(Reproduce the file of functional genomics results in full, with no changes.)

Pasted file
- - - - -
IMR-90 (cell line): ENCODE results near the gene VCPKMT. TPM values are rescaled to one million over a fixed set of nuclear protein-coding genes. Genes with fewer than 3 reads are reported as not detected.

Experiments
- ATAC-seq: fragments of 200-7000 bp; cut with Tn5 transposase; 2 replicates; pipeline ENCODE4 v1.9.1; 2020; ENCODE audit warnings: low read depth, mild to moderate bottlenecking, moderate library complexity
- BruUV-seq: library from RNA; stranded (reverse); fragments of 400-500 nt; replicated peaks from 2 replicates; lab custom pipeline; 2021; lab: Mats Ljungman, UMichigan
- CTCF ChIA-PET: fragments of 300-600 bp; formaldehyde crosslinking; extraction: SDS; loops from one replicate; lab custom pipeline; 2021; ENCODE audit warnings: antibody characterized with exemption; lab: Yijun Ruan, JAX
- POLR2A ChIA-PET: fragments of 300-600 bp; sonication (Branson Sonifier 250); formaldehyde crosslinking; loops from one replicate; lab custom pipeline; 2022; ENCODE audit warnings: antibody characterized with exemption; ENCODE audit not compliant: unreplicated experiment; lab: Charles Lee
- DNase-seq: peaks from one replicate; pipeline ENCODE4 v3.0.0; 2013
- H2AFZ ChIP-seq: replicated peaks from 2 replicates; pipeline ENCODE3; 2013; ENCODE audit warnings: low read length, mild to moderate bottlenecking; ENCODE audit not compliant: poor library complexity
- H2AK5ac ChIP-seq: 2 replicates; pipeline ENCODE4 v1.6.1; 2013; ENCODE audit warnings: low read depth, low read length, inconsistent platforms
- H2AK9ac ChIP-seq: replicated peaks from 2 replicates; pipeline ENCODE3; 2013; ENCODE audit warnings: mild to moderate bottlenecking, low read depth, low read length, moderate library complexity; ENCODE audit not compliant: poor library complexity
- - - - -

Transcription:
IMR-90 (cell line): ENCODE results near the gene VCPKMT. TPM values are rescaled to one million over a fixed set of nuclear protein-coding genes. Genes with fewer than 3 reads are reported as not detected.

Experiments
- ATAC-seq: fragments of 200-7000 bp; cut with Tn5 transposase; 2 replicates; pipeline ENCODE4 v1.9.1; 2020; ENCODE audit warnings: low read depth, mild to moderate bottlenecking, moderate library complexity
- BruUV-seq: library from RNA; stranded (reverse); fragments of 400-500 nt; replicated peaks from 2 replicates; lab custom pipeline; 2021; lab: Mats Ljungman, UMichigan
- CTCF ChIA-PET: fragments of 300-600 bp; formaldehyde crosslinking; extraction: SDS; loops from one replicate; lab custom pipeline; 2021; ENCODE audit warnings: antibody characterized with exemption; lab: Yijun Ruan, JAX
- POLR2A ChIA-PET: fragments of 300-600 bp; sonication (Branson Sonifier 250); formaldehyde crosslinking; loops from one replicate; lab custom pipeline; 2022; ENCODE audit warnings: antibody characterized with exemption; ENCODE audit not compliant: unreplicated experiment; lab: Charles Lee
- DNase-seq: peaks from one replicate; pipeline ENCODE4 v3.0.0; 2013
- H2AFZ ChIP-seq: replicated peaks from 2 replicates; pipeline ENCODE3; 2013; ENCODE audit warnings: low read length, mild to moderate bottlenecking; ENCODE audit not compliant: poor library complexity
- H2AK5ac ChIP-seq: 2 replicates; pipeline ENCODE4 v1.6.1; 2013; ENCODE audit warnings: low read depth, low read length, inconsistent platforms
- H2AK9ac ChIP-seq: replicated peaks from 2 replicates; pipeline ENCODE3; 2013; ENCODE audit warnings: mild to moderate bottlenecking, low read depth, low read length, moderate library complexity; ENCODE audit not compliant: poor library complexity